What if you had an idea of how long you'll live? What about if you knew how long you'd live in good health?
Living in good health versus simply living long highlights an important concept: the number of years we live may not be so important as the quality of life in our years.
To that end, consider this recent infographic shared by medigo.com that focuses us on an idea of the number of bad health years we can expect to experience.
Subtracting the number of expected healthy years we have (Health Adjusted Life Years, or HALE) from median life expectancy gives us an idea of just how many years we can expect to live in, unfortunately, bad health!
Of course, there is a distribution underlying median life expectancy. Perhaps we will live far longer (or less) than that typical number. Similarly, the HALE may not easily be applied to any one person. But, that said, isn't it interesting to look at the infographic (click the link below) and see how, by continent, the number of years where people can be expected to live in bad health varies!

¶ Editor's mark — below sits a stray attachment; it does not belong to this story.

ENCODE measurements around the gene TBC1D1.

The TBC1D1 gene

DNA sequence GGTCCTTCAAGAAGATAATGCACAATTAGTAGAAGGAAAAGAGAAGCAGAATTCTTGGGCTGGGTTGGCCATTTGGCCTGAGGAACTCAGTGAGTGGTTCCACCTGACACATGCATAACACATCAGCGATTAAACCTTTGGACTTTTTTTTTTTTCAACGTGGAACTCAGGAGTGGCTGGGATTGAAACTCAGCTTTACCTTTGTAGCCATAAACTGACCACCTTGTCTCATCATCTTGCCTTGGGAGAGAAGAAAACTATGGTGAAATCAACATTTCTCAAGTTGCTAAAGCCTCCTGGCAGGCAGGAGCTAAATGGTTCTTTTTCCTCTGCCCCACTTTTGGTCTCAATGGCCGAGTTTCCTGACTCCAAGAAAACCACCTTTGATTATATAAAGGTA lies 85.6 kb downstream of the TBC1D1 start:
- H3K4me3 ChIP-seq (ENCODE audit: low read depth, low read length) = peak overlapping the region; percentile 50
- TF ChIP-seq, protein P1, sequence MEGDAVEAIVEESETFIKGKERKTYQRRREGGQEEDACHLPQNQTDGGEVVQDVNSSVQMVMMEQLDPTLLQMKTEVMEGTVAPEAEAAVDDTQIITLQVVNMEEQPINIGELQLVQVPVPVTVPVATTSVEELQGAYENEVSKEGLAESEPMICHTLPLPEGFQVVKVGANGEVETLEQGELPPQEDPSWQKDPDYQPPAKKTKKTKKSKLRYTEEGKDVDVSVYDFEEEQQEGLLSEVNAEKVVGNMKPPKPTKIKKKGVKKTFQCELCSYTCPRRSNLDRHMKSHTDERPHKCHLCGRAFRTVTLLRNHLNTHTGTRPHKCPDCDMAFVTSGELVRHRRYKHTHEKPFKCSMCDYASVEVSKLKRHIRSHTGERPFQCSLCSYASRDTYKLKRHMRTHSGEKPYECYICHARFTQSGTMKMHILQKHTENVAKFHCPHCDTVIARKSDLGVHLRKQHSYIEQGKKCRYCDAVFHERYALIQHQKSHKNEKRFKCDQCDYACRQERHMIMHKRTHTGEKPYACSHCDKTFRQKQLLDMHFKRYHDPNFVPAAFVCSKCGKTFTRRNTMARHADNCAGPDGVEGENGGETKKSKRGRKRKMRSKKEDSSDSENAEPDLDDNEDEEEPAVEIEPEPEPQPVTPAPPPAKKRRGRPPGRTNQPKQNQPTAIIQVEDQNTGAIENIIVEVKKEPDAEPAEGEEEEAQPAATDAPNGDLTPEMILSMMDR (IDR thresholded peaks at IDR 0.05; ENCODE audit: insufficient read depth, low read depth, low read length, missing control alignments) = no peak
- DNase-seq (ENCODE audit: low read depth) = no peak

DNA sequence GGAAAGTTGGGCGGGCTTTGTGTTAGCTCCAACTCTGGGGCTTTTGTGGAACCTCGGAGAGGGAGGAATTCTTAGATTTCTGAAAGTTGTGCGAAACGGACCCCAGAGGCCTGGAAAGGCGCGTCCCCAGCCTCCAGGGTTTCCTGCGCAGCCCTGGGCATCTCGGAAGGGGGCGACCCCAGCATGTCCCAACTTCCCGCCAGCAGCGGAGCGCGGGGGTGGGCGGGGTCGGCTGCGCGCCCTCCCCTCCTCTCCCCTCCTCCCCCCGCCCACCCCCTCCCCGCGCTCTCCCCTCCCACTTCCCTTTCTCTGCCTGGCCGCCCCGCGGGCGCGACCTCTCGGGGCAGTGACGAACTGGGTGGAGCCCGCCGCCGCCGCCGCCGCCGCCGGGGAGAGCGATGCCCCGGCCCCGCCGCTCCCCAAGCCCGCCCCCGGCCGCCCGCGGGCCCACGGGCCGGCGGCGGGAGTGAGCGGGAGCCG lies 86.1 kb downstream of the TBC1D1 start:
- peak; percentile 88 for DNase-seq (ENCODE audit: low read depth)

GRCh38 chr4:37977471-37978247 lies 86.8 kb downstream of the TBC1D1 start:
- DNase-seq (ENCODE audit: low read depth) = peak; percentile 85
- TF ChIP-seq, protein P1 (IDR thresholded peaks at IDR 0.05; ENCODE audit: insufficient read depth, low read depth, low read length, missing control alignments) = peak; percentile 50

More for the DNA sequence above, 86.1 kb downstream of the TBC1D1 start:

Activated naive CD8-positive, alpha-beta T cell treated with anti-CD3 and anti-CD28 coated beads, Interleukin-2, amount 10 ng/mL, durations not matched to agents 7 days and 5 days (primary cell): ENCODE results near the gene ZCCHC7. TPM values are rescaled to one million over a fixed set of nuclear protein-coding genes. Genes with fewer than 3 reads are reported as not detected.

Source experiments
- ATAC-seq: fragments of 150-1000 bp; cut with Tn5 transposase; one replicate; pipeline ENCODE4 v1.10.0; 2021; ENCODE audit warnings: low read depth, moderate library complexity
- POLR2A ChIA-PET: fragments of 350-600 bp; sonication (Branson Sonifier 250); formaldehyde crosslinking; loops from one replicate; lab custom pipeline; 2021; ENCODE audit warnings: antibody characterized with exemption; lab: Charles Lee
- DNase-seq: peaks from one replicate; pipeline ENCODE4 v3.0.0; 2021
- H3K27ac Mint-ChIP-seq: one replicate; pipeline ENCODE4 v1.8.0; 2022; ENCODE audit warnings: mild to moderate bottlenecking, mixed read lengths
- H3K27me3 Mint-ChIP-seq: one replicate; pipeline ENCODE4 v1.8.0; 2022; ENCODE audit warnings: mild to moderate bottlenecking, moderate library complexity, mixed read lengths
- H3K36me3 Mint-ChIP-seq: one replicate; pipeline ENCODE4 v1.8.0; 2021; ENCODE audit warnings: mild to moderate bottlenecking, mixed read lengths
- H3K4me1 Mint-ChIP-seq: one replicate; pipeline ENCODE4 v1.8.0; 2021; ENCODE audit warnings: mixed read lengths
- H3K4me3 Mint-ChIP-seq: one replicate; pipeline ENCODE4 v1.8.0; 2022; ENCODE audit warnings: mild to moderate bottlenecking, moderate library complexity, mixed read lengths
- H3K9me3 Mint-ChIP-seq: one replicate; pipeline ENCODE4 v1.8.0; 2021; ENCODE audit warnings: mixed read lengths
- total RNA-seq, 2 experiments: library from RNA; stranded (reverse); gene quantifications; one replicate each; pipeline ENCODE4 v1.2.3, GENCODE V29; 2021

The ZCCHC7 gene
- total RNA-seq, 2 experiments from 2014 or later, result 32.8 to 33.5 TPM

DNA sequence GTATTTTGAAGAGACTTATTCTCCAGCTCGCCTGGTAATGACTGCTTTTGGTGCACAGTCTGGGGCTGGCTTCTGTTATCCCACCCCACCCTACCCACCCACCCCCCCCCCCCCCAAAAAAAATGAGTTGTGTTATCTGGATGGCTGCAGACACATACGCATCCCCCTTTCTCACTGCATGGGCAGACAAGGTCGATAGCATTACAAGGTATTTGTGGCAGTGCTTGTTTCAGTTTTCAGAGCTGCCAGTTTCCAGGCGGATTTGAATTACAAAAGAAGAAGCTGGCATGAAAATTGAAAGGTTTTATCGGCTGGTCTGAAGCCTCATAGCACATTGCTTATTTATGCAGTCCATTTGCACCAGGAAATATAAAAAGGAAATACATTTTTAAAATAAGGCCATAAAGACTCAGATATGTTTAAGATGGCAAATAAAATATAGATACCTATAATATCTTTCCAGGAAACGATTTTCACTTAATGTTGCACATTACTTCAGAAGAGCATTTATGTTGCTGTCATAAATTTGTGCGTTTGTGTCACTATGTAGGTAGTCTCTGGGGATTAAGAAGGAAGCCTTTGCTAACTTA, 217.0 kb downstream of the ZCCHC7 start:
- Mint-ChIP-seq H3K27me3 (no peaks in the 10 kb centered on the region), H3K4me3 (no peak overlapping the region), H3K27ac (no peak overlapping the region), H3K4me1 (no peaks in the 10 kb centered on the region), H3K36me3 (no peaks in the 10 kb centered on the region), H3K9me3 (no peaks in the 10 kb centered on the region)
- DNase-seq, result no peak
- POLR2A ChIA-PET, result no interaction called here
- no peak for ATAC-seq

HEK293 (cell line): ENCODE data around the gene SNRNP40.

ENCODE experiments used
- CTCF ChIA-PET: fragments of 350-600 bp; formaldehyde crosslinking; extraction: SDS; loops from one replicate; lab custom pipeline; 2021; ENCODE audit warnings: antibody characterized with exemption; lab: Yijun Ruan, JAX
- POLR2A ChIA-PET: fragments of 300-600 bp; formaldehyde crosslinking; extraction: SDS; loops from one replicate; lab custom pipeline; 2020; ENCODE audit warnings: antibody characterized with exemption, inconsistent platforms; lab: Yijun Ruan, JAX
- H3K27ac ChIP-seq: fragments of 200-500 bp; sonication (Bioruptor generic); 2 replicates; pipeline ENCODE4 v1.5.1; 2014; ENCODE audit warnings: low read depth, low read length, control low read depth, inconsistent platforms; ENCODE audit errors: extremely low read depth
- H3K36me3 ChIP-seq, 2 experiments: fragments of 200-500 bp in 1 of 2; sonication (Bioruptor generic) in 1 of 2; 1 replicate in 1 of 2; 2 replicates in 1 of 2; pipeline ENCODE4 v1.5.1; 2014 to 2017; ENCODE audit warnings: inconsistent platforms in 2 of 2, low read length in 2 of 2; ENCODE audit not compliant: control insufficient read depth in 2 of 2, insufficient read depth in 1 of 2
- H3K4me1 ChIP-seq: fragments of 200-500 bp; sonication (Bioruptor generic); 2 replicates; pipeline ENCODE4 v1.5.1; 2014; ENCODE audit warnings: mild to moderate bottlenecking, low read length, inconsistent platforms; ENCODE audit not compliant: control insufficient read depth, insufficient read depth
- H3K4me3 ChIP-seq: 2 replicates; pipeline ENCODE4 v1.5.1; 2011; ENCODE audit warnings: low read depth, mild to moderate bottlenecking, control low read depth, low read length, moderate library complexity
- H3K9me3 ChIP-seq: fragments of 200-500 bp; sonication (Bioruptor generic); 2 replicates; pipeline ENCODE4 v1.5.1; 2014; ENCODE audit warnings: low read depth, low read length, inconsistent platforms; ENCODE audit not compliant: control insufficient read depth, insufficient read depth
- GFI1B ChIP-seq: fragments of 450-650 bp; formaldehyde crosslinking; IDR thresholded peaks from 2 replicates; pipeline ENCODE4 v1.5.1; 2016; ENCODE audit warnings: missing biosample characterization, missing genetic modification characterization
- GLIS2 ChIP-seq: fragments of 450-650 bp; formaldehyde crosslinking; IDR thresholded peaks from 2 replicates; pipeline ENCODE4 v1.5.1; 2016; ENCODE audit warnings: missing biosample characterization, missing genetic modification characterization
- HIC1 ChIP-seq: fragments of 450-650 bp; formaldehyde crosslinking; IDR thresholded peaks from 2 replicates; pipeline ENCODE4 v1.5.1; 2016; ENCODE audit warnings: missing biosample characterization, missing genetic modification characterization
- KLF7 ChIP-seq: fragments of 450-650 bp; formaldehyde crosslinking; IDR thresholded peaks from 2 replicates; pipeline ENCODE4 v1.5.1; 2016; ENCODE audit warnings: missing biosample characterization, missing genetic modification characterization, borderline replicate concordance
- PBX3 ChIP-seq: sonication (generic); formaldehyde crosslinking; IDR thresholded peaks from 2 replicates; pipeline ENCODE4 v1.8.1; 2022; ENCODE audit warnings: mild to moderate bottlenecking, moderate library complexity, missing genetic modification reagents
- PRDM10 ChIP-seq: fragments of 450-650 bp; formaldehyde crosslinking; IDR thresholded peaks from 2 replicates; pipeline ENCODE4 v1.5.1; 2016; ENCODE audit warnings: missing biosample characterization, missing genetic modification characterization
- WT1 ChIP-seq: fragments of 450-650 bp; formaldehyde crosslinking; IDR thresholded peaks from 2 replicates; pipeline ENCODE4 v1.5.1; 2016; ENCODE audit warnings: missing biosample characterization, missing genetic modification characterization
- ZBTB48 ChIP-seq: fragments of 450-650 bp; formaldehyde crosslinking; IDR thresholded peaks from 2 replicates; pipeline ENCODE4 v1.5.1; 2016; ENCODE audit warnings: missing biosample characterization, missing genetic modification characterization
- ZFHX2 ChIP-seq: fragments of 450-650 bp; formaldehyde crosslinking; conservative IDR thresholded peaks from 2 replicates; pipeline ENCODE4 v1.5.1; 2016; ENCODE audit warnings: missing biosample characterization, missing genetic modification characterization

The average human being is living longer than ever before. Nearly every country on the planet has seen an increase in life expectancy since the beginning of the 21st century. But though we are living longer, not all of us are living healthier. Health Adjusted Life Expectancy (HALE), or healthy life expectancy, is a metric used by the World Health Organization to measure the number of years a person can expect to live in good health, taking social and economic factors into account alongside disease and disability rates. When we deduct healthy life expectancy from actual life expectancy, we see the average amount of years someone can expect to live in bad health – or 'Bad Health Years'.